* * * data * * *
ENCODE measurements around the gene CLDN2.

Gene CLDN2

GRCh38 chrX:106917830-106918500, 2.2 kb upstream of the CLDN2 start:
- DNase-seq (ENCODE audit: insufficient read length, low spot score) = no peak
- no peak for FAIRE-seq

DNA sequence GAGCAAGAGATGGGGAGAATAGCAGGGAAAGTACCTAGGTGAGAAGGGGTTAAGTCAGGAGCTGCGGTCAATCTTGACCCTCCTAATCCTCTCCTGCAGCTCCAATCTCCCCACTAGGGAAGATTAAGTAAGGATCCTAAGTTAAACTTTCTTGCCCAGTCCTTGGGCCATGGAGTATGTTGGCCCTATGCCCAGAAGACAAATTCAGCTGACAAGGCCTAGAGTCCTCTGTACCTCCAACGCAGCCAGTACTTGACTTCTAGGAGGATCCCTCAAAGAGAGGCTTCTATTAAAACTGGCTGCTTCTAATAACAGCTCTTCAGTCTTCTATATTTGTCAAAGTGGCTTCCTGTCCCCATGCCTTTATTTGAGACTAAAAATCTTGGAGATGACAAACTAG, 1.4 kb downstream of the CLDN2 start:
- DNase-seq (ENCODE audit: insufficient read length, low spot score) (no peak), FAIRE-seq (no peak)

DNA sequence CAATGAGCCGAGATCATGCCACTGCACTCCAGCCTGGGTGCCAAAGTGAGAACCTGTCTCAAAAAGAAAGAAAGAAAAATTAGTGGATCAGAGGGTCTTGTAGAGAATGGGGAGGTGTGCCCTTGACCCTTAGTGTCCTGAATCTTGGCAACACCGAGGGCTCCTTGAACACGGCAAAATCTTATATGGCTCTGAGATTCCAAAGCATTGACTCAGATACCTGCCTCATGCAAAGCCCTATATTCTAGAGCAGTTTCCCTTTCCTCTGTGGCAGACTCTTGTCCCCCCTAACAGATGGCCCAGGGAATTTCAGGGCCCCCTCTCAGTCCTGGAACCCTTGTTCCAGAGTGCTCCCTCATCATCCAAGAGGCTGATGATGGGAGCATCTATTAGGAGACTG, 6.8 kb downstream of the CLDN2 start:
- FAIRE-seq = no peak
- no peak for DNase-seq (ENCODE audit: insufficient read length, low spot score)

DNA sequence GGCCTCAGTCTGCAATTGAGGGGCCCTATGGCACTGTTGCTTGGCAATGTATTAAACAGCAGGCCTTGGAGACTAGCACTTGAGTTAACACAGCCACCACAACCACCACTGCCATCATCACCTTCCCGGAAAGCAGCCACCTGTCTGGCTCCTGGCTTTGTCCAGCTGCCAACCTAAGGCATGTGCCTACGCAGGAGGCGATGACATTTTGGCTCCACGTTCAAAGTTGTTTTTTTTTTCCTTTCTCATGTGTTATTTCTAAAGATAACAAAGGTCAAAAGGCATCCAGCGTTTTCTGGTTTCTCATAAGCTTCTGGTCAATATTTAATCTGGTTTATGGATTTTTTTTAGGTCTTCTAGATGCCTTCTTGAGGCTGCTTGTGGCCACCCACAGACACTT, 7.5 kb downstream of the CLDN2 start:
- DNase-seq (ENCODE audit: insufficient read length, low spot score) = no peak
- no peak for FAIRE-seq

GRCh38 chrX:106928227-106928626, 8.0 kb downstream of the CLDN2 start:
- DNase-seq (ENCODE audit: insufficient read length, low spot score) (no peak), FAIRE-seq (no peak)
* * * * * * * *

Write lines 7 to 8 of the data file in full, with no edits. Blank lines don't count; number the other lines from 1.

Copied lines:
- DNase-seq (ENCODE audit: insufficient read length, low spot score) (no peak), FAIRE-seq (no peak)

DNA sequence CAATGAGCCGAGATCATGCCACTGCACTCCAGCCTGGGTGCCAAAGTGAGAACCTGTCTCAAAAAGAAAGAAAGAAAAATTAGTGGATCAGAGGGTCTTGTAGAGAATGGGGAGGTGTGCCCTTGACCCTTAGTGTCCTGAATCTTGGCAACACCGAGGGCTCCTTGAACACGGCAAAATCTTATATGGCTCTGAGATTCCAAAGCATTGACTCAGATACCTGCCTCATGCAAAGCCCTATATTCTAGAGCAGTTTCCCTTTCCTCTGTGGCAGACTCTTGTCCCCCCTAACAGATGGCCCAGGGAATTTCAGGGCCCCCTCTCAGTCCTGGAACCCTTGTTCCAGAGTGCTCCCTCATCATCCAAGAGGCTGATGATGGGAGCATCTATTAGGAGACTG, 6.8 kb downstream of the CLDN2 start: